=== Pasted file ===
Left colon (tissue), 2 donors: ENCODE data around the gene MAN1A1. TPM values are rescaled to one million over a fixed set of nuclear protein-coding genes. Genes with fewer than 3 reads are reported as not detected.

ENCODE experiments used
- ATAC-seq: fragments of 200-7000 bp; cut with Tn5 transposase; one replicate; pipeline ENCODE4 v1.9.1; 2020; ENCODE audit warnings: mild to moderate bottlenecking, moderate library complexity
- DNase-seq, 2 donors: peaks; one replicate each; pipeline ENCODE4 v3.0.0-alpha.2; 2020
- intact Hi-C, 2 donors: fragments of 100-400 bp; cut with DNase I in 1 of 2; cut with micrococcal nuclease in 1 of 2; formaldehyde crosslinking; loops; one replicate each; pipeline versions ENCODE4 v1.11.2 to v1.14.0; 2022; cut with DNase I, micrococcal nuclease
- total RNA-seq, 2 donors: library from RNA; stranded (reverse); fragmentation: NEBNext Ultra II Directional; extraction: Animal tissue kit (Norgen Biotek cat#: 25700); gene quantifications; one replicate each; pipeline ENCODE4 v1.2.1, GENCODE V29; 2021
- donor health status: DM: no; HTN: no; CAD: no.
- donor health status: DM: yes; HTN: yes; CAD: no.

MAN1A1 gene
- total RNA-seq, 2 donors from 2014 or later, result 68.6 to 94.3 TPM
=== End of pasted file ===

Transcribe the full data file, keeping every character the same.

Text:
Left colon (tissue), 2 donors: ENCODE data around the gene MAN1A1. TPM values are rescaled to one million over a fixed set of nuclear protein-coding genes. Genes with fewer than 3 reads are reported as not detected.

ENCODE experiments used
- ATAC-seq: fragments of 200-7000 bp; cut with Tn5 transposase; one replicate; pipeline ENCODE4 v1.9.1; 2020; ENCODE audit warnings: mild to moderate bottlenecking, moderate library complexity
- DNase-seq, 2 donors: peaks; one replicate each; pipeline ENCODE4 v3.0.0-alpha.2; 2020
- intact Hi-C, 2 donors: fragments of 100-400 bp; cut with DNase I in 1 of 2; cut with micrococcal nuclease in 1 of 2; formaldehyde crosslinking; loops; one replicate each; pipeline versions ENCODE4 v1.11.2 to v1.14.0; 2022; cut with DNase I, micrococcal nuclease
- total RNA-seq, 2 donors: library from RNA; stranded (reverse); fragmentation: NEBNext Ultra II Directional; extraction: Animal tissue kit (Norgen Biotek cat#: 25700); gene quantifications; one replicate each; pipeline ENCODE4 v1.2.1, GENCODE V29; 2021
- donor health status: DM: no; HTN: no; CAD: no.
- donor health status: DM: yes; HTN: yes; CAD: no.

MAN1A1 gene
- total RNA-seq, 2 donors from 2014 or later, result 68.6 to 94.3 TPM